Are VCTs worth the risk?

The amount of money invested in VCTs has increased sharply over the past decade, increasing by 374% from £154m in the 2008/09 tax year to £731m in 2018/19.  VCTs are like investment trusts but only invest in small, young and typically unlisted companies. Although such companies are riskier and statistically more likely to go bust, investing in a VCT comes with a 30% income tax relief from the government and any returns are tax free. The trusts have performed well in recent years — the top 16 VCTs have all at least doubled investors’ money on a net asset value return basis over the last 10 years while 2018 had the second biggest VCT season on record, according to data from the AIC.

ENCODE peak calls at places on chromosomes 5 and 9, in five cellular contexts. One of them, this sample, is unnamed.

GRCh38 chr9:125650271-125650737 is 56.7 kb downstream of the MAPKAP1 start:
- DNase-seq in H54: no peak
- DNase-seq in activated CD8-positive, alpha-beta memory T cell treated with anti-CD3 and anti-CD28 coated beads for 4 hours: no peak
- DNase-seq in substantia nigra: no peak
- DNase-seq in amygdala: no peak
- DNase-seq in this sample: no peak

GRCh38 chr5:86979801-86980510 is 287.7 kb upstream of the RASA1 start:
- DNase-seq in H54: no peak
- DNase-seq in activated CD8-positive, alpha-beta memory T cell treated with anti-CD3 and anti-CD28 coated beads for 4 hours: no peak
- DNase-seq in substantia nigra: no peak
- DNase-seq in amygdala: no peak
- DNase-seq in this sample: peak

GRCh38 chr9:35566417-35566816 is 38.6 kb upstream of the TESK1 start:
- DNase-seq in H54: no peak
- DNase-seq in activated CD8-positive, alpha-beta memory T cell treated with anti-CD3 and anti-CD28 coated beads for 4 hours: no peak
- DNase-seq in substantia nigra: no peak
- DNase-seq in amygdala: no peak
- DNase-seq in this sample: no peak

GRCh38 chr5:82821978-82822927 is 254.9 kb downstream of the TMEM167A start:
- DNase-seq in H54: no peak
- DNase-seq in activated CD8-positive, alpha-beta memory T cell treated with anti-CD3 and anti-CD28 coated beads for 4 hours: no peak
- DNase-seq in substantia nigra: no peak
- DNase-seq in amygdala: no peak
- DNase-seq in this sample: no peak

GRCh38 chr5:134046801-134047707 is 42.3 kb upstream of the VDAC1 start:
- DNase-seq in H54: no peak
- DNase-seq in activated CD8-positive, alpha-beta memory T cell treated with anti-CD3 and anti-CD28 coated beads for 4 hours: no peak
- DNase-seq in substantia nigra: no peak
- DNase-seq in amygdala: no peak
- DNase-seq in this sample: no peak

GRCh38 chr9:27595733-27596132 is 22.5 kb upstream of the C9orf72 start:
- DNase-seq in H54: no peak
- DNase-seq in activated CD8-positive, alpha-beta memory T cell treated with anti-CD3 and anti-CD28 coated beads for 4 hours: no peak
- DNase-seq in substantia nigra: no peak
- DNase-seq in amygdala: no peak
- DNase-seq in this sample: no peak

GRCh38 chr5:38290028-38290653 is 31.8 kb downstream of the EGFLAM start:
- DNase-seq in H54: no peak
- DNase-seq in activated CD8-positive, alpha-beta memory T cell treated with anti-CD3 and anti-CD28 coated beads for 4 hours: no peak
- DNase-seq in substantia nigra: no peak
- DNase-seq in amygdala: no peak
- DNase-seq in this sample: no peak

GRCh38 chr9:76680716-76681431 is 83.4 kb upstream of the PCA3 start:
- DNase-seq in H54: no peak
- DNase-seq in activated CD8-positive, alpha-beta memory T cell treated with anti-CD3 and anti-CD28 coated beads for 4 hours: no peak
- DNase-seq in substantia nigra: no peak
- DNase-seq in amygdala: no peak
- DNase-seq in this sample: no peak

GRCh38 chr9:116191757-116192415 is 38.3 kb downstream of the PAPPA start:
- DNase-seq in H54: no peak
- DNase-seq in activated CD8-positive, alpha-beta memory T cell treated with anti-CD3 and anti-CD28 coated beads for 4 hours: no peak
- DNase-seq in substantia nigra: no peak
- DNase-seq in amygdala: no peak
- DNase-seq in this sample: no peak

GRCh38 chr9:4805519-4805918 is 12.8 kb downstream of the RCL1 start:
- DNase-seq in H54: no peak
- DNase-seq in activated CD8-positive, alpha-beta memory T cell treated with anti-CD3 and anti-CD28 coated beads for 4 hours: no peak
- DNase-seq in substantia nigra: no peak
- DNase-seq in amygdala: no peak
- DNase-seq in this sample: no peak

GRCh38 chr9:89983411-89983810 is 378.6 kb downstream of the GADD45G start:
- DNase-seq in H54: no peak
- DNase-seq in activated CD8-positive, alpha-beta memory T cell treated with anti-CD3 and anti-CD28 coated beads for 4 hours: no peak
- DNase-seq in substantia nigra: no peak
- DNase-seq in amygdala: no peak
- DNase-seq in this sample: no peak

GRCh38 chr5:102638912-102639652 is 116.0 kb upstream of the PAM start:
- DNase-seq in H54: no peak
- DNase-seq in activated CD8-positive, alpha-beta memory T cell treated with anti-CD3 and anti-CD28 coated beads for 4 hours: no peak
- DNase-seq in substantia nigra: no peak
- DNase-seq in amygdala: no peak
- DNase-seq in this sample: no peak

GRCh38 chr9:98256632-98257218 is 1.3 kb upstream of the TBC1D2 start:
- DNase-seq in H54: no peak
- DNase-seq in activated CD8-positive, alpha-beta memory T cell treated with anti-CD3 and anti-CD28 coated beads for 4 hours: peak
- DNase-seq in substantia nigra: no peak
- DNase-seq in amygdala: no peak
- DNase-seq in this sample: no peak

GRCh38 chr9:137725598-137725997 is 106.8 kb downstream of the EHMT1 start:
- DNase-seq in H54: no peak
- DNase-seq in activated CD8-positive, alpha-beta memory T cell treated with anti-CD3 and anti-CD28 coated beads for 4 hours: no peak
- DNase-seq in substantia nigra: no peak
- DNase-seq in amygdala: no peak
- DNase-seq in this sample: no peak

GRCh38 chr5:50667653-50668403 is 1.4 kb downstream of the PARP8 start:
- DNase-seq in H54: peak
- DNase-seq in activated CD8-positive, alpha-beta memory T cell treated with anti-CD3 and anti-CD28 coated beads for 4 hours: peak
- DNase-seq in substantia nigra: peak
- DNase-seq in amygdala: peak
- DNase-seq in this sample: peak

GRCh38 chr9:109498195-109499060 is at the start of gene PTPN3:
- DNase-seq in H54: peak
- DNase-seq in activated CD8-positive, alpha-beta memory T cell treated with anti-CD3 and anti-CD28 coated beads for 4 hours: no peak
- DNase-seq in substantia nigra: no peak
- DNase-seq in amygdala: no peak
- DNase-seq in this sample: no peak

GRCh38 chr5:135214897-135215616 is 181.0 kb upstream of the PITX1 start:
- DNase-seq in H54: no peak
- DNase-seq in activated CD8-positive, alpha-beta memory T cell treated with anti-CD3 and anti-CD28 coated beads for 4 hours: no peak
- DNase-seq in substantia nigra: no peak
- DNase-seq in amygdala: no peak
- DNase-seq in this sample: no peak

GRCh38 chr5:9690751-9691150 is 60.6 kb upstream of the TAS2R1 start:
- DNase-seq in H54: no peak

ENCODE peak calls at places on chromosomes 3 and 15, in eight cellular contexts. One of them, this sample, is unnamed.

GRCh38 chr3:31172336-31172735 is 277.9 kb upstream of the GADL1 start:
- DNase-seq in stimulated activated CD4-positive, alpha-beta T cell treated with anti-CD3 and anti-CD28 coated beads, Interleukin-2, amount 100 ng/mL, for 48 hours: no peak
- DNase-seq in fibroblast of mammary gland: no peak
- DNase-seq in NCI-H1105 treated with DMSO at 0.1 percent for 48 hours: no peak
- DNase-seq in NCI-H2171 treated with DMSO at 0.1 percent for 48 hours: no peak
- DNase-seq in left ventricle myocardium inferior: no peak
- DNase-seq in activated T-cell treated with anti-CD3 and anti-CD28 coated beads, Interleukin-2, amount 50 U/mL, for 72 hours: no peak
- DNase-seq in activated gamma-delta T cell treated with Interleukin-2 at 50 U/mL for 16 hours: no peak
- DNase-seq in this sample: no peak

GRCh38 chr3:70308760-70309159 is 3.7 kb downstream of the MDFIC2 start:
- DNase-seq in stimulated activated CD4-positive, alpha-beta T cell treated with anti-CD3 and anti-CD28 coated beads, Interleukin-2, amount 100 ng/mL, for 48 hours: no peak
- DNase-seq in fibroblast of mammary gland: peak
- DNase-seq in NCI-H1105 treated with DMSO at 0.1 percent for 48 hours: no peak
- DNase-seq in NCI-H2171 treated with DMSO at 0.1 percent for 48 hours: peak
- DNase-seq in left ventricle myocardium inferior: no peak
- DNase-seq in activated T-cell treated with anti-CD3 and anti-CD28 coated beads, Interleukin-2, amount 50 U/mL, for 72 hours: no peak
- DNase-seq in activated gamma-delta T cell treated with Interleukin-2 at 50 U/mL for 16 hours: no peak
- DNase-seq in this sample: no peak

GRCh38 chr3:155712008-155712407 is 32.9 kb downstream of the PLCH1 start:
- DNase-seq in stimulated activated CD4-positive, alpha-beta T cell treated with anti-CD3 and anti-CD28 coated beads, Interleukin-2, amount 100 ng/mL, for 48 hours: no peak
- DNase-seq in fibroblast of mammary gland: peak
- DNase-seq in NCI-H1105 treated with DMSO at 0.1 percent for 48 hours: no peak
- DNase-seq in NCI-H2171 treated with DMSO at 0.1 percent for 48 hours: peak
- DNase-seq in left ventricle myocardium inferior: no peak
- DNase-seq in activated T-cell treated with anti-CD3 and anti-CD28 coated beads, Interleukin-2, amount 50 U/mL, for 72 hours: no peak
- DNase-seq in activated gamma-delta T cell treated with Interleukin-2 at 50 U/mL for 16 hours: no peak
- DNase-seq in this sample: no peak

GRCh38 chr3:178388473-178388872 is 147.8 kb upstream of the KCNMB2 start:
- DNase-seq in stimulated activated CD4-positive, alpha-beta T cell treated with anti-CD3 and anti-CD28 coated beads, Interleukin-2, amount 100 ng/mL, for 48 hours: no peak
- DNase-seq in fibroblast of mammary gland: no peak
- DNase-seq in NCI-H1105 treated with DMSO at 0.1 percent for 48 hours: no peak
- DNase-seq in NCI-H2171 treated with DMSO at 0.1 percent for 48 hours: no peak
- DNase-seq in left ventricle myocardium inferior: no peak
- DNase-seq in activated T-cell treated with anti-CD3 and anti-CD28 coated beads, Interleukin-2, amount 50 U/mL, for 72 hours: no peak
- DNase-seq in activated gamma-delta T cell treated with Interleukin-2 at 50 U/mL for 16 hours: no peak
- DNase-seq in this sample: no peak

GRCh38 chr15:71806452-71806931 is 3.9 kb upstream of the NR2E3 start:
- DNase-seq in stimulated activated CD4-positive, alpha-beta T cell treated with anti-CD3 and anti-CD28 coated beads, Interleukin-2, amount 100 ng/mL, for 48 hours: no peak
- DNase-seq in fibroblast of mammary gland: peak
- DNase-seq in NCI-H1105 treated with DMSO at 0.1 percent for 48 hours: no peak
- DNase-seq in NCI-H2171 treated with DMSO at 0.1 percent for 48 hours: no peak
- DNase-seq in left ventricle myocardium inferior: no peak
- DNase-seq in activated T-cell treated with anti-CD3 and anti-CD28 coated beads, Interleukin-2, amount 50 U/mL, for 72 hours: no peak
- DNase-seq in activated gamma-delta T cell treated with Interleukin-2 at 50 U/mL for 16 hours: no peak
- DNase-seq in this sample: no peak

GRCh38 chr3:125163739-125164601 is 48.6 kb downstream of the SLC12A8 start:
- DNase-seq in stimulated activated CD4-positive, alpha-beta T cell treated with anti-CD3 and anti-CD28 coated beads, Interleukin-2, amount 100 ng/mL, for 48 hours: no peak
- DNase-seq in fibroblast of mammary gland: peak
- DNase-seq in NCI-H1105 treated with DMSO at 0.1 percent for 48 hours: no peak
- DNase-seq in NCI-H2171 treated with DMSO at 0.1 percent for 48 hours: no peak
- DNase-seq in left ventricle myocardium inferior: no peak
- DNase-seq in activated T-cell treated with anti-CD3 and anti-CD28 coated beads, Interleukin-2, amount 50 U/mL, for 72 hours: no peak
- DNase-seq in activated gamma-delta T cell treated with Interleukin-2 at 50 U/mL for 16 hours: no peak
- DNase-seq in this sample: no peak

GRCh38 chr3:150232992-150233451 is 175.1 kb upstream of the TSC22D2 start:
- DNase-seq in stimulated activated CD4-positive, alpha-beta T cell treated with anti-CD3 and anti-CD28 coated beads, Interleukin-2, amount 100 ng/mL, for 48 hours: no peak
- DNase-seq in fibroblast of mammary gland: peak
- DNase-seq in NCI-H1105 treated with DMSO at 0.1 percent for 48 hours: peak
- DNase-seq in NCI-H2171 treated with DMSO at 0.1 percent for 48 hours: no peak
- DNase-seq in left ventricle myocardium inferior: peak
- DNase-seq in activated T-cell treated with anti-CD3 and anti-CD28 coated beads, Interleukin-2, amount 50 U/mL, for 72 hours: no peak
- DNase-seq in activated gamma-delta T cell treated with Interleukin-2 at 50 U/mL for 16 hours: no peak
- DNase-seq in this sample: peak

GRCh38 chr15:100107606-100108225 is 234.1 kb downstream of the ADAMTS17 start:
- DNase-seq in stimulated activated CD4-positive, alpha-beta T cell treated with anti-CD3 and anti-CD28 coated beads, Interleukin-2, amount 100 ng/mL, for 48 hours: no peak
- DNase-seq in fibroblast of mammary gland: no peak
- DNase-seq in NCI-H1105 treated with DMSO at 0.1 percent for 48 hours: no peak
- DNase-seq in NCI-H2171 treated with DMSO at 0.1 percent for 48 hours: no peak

Many put the rise in popularity of VCTs down to the cuts to the pension allowances and restrictions on buy-to-let investing which has resulted in VCTs being one of the few tax efficient investment avenues left for wealthier investors. any investment into VCTs should be measured and proportionate to the investor’s overall portfolio, their appetite for risk and ability to tie their money up for the medium to longer term. The tax features on VCTs are attractive — though not as generous as a pension for a higher or additional rate taxpayer — but these exist for a reason. The tax perks are provided by the government to incentivise investors for the risks involved when investing in the types of fledgling enterprises that VCTs are focused on and that the policy makers wish to support.

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